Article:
FIGS. 16A and 16B are diagrams for explaining the operation of the dotting circuit 1023. A signal output from the sum calculation circuit 1021 assumes value S. If the block which is being processed exists in the block line A, the signal S is input to the dotting circuit 1023 by the selector 1022. At this time, if S≦Dmax (Dmax denotes an output concentration of one dot in the printer and Dmax =255 in this embodiment) in the portion of a relatively low concentration, the concentration of the (2, 2) pixel is set to S and the concentrations of all of the remaining pixels are set to 0 as shown in FIG. 16A.

On the contrary, when S>Dmax in a block of a high concentration, as shown in FIG. 4B, the concentration of the (2, 2) pixel is set to Dmax, the concentrations of the (1, 2), (2, 1), (2, 3), and (3, 2) pixels are set to Dav1, and the concentrations of the remaining pixels are set to Dav2. Dav1 and Dav2 are given by the following equations in accordance with the concentrations in a block;

(i) When Dmax <S≦5Dmax,

Dav1 =(S-Dmax)/4

Dav2 =0

(ii) When S>5Dmax,

Dav1 =Dmax

Dav2 =(S-5Dmax)/13

FIGS. 17A and 17B are diagrams for explaining the operation of the dotting circuit 1024. The signal output from the sum calculation circuit 1021 assumes value S. If the block which is being processed exists in the block line B, the signal S is input to the dotting circuit 1024 by the selector 1022. At this time, if S≦Dmax (Dmax denotes an output concentration of one dot in a printer and Dmax =255 in the embodiment) in the portion of a relatively low concentration, the concentration of the (2, 5) pixel is set to S and the concentrations of all of the remaining pixels are set to 0 as shown in FIG. 17A.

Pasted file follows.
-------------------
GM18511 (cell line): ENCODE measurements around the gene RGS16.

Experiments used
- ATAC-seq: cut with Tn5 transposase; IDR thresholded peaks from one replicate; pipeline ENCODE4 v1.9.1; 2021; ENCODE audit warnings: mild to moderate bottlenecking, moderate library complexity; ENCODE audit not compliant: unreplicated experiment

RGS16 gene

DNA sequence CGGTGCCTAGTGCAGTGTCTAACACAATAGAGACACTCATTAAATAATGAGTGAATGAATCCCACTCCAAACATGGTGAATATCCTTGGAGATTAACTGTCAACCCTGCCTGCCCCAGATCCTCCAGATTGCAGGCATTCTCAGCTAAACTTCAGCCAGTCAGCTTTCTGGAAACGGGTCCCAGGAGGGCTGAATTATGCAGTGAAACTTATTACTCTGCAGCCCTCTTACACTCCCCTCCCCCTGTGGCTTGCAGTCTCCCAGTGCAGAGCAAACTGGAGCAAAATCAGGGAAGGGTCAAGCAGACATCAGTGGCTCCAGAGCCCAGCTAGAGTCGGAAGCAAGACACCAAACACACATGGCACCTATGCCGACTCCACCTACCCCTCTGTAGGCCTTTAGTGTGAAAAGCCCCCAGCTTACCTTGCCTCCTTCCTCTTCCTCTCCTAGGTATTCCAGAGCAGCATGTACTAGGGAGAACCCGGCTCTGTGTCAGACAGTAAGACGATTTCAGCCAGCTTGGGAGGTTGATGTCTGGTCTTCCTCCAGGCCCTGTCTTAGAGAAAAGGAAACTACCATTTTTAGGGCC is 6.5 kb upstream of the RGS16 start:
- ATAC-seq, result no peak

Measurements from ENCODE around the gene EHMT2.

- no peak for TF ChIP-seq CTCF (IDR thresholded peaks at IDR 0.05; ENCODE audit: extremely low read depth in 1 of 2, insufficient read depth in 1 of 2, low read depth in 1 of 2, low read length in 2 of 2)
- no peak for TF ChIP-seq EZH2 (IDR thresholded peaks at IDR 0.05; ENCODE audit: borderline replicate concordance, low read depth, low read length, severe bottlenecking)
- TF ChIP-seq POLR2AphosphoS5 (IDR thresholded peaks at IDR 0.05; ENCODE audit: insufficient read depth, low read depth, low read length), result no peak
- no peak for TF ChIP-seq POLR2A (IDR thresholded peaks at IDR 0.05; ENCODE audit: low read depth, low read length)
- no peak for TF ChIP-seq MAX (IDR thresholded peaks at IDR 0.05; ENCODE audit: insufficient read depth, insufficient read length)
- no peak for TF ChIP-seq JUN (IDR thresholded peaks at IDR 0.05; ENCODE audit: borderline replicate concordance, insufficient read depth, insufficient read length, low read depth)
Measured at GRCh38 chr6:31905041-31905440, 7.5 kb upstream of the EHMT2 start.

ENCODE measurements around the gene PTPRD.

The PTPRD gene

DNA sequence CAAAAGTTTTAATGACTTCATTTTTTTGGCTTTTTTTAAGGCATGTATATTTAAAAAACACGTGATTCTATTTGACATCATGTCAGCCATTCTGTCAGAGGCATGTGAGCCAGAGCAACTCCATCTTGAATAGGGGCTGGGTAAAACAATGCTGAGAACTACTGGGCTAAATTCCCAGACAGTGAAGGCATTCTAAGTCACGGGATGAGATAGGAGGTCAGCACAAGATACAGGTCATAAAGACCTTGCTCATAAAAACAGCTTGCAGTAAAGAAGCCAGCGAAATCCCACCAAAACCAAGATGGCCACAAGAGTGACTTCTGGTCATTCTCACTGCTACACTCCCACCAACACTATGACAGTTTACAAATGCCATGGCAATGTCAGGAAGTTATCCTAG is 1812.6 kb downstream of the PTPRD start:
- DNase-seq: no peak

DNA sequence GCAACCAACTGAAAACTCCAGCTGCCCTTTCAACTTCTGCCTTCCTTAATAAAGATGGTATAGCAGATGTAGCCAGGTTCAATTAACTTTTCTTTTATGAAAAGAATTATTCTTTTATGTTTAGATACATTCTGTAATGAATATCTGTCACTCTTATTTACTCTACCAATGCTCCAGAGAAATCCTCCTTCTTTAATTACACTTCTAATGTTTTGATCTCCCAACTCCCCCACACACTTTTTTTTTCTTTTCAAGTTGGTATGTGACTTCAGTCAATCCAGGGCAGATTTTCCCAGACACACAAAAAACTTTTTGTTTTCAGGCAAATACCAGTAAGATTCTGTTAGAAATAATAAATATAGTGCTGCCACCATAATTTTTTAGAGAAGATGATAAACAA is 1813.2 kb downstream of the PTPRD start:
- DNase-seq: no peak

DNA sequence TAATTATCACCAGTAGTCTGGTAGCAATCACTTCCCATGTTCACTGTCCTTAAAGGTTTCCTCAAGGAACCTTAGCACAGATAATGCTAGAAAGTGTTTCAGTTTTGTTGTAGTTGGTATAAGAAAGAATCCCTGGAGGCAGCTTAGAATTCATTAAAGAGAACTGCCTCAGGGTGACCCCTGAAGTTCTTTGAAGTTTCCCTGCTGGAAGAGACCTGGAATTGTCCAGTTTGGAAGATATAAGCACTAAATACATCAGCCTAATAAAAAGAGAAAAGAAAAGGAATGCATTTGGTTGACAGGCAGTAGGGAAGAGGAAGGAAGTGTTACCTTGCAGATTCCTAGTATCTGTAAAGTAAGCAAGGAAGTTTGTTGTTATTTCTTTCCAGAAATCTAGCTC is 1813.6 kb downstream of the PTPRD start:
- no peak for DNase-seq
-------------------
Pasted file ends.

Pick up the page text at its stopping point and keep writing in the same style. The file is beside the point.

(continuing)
On the other hand, when S>Dmax, as shown in FIG. 17B, the concentration of the (2, 5) pixel is set to Dmax, the concentrations of the (1, 5), (2, 4), (2, 6), and (3, 5) pixels are set to Dav1, and the concentrations of the remaining pixels are set to Dav2. Dav1 and Dav2 are given by the following equations in accordance with the concentrations in a block;

(i) When Dmax <S≦5Dmax,

Dav1 =(S-Dmax)/4

Dav2 =0

(ii) When S>5Dmax,

Dav1 =Dmax

Dav2 =(S-5Dmax)/13

To add a screen angle, the data output from the dotting circuit 1023 or 1024 to execute the different dotting processes is selected every three lines by the selector 1025 in FIG. 14 and output as the signal 250 to the memory 1017.

FIG. 18 is a block diagram showing the details of the binarizing circuit 1018 in FIG. 13.

The image data 260 (xij) output from the memory 1017 is added by an adder 1061 to the value which is derived by multiplying a weight coefficient αij designated by a weighting circuit 1062 to the error εij (the difference between the correction data x'ij which has previously been generated and the output data yij) stored in an error buffer memory 1063. The adding process is expressed by the following equation; ##EQU6##

The weight coefficients are the same as those shown in FIG. 9.

The correction data x'ij is compared with the threshold value T (Dmax =255 and T=127 in this case) by a binarizing circuit 1065, so that data yij is output. yij is the binarized data like Dmax or 0. The binarized data is stored in an output buffer 1067 and the output data 270 is output.

On the other hand, a calculator 1064 calculates the difference εij between the correction data x'ij and the output data yij. The calculated difference is stored in an area at the position corresponding to a pixel position 1066 in the error buffer memory 1063. By repeating those operations, the binarization by the error diffusion method is executed.

As mentioned above, according to the foregoing embodiment, in the portion having no edge, for instance, in the uniform concentration portion such as highlight portion or shadow portion of an image, the dotting process is executed as a pre-processing and the binarization is executed by the error diffusion method. Therefore, since dots can be aligned in the highlight or shadow portion, a uniform fringe pattern which occurs when the error diffusion method has been executed can be

Moreover, since regularity without a sense of having no noise can be formed by aligning dots, the generation of particle-shaped noise which is otherwise sensed in the highlight or shadow portion can be prevented.

Further, in the embodiment, since an image having a screen angle of 45 is formed by changing the dotting process for every block, the reduction (the space between dots is widened) of the spatial frequency when the dotting process is executed can be prevented and a smooth reproduction image can be obtained.